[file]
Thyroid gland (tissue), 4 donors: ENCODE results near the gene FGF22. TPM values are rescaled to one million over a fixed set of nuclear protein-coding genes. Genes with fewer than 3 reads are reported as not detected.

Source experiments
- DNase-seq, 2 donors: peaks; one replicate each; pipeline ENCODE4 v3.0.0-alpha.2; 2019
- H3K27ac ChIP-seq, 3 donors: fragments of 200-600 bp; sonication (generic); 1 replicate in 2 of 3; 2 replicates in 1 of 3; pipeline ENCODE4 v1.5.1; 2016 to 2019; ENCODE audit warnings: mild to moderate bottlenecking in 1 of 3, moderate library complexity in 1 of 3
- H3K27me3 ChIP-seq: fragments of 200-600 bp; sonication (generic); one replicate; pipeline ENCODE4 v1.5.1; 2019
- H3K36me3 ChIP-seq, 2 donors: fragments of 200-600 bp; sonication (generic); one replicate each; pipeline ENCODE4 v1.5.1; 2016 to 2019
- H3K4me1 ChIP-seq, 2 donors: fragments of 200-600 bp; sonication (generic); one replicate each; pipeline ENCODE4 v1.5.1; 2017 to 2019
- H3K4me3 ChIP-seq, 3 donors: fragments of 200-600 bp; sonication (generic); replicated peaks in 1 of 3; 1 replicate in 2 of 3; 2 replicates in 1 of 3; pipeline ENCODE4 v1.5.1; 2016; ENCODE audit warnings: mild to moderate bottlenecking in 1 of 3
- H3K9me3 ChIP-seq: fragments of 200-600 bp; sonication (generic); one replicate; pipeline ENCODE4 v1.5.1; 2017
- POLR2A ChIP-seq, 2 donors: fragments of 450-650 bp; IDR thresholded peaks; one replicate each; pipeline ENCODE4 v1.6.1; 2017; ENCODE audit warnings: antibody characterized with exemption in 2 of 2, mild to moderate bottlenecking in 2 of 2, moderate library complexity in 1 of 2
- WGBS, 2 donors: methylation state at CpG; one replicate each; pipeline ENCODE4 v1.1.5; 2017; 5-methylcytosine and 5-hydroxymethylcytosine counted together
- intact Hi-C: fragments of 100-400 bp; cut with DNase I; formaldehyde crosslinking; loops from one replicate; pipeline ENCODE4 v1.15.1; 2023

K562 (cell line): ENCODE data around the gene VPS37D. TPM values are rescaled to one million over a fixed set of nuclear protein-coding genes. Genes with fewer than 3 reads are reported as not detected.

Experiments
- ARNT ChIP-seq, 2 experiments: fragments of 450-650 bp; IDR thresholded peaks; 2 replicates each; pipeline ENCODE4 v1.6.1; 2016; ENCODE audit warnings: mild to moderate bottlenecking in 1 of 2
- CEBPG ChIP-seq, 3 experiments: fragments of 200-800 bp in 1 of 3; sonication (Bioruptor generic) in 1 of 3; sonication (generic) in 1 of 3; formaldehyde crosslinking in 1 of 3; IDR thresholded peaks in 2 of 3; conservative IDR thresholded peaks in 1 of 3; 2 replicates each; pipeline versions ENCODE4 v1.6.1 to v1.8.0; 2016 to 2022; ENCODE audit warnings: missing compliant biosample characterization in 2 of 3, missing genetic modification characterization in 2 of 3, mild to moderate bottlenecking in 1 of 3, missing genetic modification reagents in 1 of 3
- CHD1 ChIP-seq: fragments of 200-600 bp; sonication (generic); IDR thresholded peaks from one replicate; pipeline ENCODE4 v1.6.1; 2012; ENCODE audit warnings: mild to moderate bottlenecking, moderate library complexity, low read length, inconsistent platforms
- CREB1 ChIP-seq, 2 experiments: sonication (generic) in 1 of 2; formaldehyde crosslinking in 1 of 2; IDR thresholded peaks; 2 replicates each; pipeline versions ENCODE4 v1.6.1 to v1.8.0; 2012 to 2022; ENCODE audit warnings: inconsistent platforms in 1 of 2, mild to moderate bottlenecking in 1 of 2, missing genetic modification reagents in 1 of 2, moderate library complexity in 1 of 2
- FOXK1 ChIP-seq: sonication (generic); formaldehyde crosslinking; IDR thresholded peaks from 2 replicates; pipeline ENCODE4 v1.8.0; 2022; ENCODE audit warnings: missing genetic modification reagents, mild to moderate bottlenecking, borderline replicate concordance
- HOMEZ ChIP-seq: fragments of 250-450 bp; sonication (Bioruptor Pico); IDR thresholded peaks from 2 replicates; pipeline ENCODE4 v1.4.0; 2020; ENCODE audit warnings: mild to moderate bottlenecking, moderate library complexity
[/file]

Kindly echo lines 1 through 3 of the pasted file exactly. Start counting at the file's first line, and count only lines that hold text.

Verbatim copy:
Thyroid gland (tissue), 4 donors: ENCODE results near the gene FGF22. TPM values are rescaled to one million over a fixed set of nuclear protein-coding genes. Genes with fewer than 3 reads are reported as not detected.

Source experiments
- DNase-seq, 2 donors: peaks; one replicate each; pipeline ENCODE4 v3.0.0-alpha.2; 2019